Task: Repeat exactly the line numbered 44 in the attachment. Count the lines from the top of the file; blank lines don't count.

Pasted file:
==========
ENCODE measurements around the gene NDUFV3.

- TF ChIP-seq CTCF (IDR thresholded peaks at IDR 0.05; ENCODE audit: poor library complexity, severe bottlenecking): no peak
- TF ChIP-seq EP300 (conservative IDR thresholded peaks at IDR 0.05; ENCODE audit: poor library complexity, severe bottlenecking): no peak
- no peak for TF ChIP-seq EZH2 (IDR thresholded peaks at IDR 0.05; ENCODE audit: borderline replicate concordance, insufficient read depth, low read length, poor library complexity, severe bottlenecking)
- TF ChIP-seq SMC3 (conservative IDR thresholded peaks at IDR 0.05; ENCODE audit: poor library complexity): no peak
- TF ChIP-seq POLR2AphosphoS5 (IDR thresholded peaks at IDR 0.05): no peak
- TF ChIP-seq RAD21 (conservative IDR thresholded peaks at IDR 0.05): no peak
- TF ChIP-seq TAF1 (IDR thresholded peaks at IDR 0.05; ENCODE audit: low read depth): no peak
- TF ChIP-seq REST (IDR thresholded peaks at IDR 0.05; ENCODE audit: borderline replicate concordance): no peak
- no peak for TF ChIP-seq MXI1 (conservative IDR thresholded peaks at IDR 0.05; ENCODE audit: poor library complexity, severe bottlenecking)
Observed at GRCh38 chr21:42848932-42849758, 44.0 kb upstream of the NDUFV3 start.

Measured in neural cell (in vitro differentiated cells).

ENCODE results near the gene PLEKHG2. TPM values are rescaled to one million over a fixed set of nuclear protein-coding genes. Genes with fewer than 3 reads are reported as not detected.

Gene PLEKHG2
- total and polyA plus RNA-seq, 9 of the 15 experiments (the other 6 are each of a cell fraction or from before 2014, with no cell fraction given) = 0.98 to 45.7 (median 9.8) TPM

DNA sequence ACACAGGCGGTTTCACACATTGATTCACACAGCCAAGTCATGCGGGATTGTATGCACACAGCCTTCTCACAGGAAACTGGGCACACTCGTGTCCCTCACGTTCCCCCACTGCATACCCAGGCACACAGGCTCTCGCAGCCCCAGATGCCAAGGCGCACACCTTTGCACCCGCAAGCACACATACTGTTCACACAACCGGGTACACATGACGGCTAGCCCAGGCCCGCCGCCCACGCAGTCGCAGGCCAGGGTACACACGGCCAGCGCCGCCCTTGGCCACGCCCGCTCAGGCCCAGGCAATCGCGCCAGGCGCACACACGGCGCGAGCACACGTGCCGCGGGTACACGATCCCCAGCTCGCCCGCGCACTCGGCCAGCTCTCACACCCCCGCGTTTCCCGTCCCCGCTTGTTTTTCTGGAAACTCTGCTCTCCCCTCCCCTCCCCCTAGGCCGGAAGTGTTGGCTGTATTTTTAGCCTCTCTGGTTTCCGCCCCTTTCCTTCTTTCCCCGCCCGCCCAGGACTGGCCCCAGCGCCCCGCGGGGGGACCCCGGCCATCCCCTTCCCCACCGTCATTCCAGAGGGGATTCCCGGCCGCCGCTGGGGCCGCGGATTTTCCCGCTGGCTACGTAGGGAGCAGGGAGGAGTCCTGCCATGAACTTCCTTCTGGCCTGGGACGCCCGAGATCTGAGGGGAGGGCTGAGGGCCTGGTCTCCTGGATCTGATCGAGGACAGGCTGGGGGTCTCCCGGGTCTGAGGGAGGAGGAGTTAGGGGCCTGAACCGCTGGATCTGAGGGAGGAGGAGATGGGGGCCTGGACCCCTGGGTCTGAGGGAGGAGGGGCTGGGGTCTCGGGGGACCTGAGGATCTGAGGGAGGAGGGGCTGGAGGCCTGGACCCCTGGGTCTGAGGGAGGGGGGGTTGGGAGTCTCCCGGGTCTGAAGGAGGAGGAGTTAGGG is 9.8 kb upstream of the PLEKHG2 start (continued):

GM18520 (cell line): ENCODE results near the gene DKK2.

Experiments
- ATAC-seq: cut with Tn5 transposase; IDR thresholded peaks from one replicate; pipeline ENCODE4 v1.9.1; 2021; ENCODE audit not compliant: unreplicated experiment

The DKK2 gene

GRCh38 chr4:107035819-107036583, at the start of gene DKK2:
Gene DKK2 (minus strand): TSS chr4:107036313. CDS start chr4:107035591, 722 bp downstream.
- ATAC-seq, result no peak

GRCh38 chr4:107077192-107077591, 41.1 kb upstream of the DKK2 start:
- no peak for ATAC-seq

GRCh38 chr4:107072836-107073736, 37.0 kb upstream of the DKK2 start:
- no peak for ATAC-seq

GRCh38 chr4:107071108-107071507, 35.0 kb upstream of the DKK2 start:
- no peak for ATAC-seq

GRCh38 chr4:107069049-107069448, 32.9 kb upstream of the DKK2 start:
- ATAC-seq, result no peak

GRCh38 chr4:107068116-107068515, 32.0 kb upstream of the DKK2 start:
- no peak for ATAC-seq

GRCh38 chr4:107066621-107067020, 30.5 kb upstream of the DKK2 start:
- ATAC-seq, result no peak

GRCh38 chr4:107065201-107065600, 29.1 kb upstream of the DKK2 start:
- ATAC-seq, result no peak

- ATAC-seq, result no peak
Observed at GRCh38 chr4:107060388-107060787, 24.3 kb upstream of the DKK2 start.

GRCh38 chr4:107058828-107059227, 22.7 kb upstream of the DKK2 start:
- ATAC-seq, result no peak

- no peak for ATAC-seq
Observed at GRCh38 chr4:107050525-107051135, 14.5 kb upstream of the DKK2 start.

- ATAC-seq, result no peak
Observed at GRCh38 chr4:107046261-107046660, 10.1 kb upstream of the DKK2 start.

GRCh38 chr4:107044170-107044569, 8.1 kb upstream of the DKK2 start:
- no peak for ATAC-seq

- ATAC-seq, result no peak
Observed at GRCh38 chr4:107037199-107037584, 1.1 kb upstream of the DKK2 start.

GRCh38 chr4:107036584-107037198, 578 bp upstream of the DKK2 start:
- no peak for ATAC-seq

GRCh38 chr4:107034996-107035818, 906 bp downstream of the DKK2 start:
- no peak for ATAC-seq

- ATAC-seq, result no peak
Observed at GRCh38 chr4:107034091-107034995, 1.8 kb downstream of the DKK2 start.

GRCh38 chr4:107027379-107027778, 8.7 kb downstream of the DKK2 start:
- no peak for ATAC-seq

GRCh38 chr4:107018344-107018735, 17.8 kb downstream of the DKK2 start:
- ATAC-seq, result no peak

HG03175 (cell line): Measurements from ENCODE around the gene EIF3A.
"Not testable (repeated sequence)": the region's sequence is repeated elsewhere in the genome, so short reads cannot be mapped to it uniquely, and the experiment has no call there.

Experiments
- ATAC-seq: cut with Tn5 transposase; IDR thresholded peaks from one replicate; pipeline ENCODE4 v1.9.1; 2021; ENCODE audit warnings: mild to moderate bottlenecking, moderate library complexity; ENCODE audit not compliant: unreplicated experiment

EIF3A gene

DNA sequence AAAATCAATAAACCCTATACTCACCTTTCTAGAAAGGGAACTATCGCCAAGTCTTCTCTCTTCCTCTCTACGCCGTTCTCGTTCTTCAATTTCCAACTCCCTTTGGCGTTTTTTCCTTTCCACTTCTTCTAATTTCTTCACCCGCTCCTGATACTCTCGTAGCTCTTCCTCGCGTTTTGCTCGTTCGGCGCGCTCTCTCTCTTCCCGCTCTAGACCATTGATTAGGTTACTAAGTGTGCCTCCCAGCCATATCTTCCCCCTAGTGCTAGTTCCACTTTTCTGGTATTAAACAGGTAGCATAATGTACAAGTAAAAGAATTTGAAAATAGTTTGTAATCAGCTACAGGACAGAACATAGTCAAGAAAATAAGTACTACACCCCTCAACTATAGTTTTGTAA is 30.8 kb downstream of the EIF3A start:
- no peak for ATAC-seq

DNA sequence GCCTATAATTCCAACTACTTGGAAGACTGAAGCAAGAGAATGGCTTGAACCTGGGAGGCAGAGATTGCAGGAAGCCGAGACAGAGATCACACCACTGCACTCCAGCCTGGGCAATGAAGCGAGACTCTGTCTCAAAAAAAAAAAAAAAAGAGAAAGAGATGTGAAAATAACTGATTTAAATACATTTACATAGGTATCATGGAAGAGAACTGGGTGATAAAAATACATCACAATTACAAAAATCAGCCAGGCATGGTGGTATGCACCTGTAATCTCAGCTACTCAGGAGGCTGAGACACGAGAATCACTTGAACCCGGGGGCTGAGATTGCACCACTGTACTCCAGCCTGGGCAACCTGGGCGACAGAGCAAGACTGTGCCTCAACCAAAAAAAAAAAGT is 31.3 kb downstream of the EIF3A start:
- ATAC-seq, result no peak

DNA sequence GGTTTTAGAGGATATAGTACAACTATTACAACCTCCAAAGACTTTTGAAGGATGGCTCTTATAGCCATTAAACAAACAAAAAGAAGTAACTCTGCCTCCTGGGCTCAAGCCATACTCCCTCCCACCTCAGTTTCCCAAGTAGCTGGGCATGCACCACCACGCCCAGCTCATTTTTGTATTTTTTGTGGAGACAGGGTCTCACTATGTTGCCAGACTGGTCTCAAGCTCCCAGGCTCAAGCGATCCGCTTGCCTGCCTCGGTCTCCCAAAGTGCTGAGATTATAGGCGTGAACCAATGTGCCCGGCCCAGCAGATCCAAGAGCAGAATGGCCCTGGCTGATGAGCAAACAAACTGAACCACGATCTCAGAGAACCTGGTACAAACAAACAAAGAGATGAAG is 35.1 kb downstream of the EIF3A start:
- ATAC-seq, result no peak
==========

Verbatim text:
- ATAC-seq, result no peak